24 June 2002
It’s simple, done without thinking, and most of us take it for granted.
But for some people, breathing can be a laborious and painful process because their lungs are severely damaged.
Action Research, a leading medical charity has agreed to fund almost £90,000 towards a new study focusing on a common but dangerous cause of chronic lung infections. The offending bacterium or ‘bug’ can be notoriously difficult to overcome and sometimes fatal, especially among people with the inherited disease Cystic Fibrosis.
The two-year London project, which has been announced as part of the national Breathe Easy Week (beginning June 29), could significantly improve our understanding of the illness, thereby helping reduce unnecessary deaths.
Leading the research Dr Tom Evans, a Consultant in Infectious Diseases at the Imperial College of Science, London says: ‘Cystic Fibrosis is a chronic debilitating disease which still leads to premature death of those affected. Although life expectancy is improving, this still means many people will die in their teens and early twenties. Once lung damage occurs this is irreversible, and progressive disability occurs.
‘Patients and families of those with Cystic Fibrosis suffer enormously with this condition and anything that can be done to help understand this common disease better is extremely important.’
The Action Research study will be focusing on a bacterium called Pseudomonas aeruginosa (Pa) - the most common cause of such lung infections. Pa affects more than 80% of people with Cystic Fibrosis, and is a major contributing factor to death among these patients.
Once established in the lung it is remarkably difficult to eradicate for reasons that are not entirely clear. It is also increasingly resistant to antibiotics.
And it’s not just Cystic Fibrosis patients that are vulnerable. Lung infections caused by Pa are also problematic to treat among people with compromised immune systems, and cause fatalities in more than half of affected patients on intensive care units.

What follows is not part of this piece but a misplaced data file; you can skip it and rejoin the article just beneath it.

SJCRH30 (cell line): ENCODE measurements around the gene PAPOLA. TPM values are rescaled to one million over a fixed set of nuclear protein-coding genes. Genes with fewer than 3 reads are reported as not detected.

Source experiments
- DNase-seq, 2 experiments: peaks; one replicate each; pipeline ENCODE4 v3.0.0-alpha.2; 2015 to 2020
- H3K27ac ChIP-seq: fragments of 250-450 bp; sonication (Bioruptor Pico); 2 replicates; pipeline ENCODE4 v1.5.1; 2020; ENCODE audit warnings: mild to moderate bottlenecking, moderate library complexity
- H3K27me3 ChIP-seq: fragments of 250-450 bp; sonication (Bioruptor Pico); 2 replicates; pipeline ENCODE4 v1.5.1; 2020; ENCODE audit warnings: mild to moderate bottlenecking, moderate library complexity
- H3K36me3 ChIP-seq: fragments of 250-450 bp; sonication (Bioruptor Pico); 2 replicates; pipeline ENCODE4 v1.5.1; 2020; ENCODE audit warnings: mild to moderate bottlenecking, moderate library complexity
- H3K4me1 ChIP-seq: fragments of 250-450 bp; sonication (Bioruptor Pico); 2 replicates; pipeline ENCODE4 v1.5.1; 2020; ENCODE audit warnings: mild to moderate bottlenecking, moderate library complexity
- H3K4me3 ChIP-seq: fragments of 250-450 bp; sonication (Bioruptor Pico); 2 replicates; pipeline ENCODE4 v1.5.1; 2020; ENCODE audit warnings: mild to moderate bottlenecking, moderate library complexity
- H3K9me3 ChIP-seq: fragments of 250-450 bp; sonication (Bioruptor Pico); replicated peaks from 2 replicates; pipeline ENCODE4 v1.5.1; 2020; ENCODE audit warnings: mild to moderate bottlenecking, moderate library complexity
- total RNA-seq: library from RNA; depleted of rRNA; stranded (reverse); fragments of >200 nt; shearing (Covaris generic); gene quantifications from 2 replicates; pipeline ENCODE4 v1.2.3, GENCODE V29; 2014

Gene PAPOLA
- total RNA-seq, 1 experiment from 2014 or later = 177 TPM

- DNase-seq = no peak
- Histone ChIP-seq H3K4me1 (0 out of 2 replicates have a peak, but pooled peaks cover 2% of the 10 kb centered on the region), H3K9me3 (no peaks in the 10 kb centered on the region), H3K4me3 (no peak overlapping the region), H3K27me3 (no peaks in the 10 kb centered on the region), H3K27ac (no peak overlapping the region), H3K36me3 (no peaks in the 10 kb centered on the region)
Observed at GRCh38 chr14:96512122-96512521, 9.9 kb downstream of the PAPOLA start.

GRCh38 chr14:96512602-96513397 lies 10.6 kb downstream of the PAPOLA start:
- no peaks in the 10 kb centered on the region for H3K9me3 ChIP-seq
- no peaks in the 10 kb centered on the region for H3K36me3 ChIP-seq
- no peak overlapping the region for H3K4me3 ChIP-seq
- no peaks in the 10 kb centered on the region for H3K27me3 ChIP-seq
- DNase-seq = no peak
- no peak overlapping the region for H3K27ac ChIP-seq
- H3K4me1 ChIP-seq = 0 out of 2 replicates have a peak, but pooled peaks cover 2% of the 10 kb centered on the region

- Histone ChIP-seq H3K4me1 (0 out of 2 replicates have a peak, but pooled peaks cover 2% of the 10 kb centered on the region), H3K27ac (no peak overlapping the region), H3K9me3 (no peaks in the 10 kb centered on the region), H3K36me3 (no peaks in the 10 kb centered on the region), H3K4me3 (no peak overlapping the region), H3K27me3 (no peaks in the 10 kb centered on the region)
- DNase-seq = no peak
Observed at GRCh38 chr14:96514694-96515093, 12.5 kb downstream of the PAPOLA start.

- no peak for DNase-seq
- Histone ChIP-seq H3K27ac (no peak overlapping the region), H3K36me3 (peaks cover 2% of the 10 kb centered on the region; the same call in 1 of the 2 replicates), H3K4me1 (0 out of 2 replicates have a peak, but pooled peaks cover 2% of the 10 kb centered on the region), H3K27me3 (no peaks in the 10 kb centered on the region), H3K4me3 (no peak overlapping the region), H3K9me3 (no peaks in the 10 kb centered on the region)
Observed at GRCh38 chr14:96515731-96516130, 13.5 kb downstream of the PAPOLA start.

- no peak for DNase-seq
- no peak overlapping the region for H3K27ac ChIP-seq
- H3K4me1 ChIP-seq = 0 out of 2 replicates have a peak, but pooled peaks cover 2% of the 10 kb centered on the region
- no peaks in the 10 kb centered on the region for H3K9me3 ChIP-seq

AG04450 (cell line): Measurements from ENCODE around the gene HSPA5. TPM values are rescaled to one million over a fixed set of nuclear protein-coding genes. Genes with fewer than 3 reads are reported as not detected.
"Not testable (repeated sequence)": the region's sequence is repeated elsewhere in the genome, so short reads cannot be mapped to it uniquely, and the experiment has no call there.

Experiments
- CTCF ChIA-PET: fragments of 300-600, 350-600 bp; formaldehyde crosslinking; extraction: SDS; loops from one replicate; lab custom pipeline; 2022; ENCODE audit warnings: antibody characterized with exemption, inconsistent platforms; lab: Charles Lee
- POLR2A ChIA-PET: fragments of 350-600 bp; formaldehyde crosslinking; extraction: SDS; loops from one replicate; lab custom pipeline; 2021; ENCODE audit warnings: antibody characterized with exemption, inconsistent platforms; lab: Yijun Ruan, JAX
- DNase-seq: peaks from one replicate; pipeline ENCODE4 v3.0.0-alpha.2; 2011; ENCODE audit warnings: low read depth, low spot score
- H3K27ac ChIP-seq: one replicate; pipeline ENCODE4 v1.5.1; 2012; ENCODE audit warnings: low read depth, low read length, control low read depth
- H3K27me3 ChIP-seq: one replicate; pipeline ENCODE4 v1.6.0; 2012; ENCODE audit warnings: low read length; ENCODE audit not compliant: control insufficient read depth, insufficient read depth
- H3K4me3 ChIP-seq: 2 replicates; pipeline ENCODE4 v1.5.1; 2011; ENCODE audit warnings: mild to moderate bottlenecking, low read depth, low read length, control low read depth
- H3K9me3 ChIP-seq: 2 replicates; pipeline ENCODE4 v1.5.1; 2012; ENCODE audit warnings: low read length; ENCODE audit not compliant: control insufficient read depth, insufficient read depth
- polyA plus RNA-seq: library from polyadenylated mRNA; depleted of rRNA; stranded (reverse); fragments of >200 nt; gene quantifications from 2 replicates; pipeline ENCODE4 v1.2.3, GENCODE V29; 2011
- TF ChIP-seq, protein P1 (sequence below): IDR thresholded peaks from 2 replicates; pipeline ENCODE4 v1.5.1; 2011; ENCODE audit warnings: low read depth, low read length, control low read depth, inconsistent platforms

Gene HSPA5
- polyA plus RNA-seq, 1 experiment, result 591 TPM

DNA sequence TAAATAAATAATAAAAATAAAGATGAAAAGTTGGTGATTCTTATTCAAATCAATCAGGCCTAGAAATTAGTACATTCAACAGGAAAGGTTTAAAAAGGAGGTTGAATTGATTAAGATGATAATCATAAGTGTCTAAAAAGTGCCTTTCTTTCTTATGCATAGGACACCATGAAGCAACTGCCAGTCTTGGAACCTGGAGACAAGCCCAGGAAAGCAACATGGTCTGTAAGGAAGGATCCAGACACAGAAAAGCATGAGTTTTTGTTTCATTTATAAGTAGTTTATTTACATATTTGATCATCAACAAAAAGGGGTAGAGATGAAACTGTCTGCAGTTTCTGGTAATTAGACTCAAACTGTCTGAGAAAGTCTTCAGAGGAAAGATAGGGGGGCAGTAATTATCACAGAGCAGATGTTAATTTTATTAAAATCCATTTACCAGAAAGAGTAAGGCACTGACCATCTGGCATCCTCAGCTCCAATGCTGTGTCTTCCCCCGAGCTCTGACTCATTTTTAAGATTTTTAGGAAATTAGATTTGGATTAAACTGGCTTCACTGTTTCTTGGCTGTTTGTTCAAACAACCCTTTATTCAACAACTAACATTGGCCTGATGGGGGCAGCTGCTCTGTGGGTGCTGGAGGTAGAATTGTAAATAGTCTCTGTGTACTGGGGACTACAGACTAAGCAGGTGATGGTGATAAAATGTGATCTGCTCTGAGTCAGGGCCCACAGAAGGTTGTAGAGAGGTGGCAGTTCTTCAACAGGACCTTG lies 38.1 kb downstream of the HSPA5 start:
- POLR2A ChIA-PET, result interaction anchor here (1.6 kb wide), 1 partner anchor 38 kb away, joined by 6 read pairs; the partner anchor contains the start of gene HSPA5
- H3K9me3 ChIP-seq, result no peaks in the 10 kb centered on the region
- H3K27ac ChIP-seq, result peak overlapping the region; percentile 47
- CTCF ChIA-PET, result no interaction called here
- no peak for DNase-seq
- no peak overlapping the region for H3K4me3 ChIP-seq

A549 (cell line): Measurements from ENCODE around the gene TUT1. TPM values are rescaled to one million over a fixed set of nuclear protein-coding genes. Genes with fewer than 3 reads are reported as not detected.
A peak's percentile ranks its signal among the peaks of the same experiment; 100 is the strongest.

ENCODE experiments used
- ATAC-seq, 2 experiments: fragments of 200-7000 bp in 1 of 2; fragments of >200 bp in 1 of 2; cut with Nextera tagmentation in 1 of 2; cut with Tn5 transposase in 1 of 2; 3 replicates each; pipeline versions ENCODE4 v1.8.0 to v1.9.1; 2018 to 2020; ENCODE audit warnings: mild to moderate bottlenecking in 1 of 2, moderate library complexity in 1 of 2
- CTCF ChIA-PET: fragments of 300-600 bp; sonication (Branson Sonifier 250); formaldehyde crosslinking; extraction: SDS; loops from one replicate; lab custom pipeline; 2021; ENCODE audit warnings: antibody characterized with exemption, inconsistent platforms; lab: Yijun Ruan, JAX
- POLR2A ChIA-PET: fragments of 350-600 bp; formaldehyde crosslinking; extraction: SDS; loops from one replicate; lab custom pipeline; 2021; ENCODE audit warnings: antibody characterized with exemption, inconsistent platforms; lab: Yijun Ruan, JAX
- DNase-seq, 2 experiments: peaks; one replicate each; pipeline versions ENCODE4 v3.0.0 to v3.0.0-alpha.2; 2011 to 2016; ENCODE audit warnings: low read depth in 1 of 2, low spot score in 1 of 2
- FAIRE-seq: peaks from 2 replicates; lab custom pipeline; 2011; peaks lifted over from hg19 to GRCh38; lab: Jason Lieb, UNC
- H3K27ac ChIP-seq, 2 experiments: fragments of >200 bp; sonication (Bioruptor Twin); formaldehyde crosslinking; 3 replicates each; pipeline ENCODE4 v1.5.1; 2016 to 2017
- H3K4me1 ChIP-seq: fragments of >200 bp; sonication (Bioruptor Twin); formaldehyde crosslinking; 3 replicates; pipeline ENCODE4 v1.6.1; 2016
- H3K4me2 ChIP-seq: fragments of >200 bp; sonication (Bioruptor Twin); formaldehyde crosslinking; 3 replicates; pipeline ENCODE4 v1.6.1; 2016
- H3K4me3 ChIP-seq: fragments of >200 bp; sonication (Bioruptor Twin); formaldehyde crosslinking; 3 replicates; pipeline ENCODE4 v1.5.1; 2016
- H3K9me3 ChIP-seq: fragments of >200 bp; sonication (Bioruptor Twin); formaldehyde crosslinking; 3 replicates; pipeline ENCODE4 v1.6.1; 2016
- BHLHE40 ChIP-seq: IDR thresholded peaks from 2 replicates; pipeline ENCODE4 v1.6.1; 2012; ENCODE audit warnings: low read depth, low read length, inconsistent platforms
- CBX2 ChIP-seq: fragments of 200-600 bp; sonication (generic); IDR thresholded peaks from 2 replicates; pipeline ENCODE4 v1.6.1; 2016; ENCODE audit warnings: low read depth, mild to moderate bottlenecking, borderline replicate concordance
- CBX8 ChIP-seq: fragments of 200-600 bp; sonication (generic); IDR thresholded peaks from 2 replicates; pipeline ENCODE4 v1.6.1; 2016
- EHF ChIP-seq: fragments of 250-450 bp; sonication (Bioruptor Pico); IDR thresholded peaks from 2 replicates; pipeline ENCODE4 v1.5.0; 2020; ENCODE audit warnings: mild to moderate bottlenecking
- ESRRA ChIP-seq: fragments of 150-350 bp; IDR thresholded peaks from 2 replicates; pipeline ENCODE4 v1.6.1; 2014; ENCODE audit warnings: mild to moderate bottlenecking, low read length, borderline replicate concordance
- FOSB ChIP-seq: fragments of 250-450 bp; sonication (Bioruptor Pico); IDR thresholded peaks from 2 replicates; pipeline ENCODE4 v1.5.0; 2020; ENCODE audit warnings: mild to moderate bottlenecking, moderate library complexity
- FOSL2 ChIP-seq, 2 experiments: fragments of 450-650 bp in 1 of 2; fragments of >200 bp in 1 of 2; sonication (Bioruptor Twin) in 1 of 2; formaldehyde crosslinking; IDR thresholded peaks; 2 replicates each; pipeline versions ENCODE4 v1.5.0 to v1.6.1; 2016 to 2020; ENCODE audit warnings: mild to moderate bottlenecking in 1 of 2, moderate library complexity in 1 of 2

As a bacterium, Dr Evans explains, Pa is found widely in natural and domestic environments (including soil and plants), and as many as 50,000 people suffer from it at any one time in the UK. Typical symptoms include shortness of breath, a phlegm-like cough, fever, and sometimes wheezing.
Action Research, which is celebrating its 50th anniversary this year, is funding a study to try and identify the specific poisons or toxins responsible for damaging the lungs of these patients, and the mechanisms involved.
Dr Evans, who works at the Hammersmith Hospital, says: ‘The aim is to help develop new treatments for the condition and hopefully reduce the numbers of deaths resulting from the infection.’
Tracy Swinfield, Director of Research at Action Research says: ‘The Charity’s 50th anniversary is not only an opportunity to celebrate our achievements, but also to look forward to the challenges ahead. It would be wonderful if we could make inroads into such a common but fearsome cause of lung infection, and help improve the quality of life for these patients.’
Action Research is dedicated to helping overcome disease and disability for children, families and the elderly across the UK. Its Touching Lives Campaign aims to raise £2.5m in 2002 for vital medical research and more details can be found at www.action.org.uk
*Cystic Fibrosis (CF) is one of the UK’s most common life-threatening inherited diseases *One in every 2,500 babies are born with it. *CF affects vital organs in the body, especially the lungs and the pancreas, by clogging them with a thick sticky mucus making it difficult to breathe and digest food properly. *CF sufferers are very susceptible to chest infections that can cause serious lung damage. *Five babies are born every week with CF and three young people die of the disease every week. *An average lifespan of a person with CF is about 30 years. *Transplantation is sometimes the only prospect for those with the latter stages of the disease. *Breathe Easy Week is organised by the British Lung Foundation. For more details contact 0207 8315831 or visit www.lunguk.org
For further information and interviews, please contact Nicole Duckworth in the Action Research press office on 01403 327403 Fax: 01403 210541, or email email@example.com
ISDN facilities are available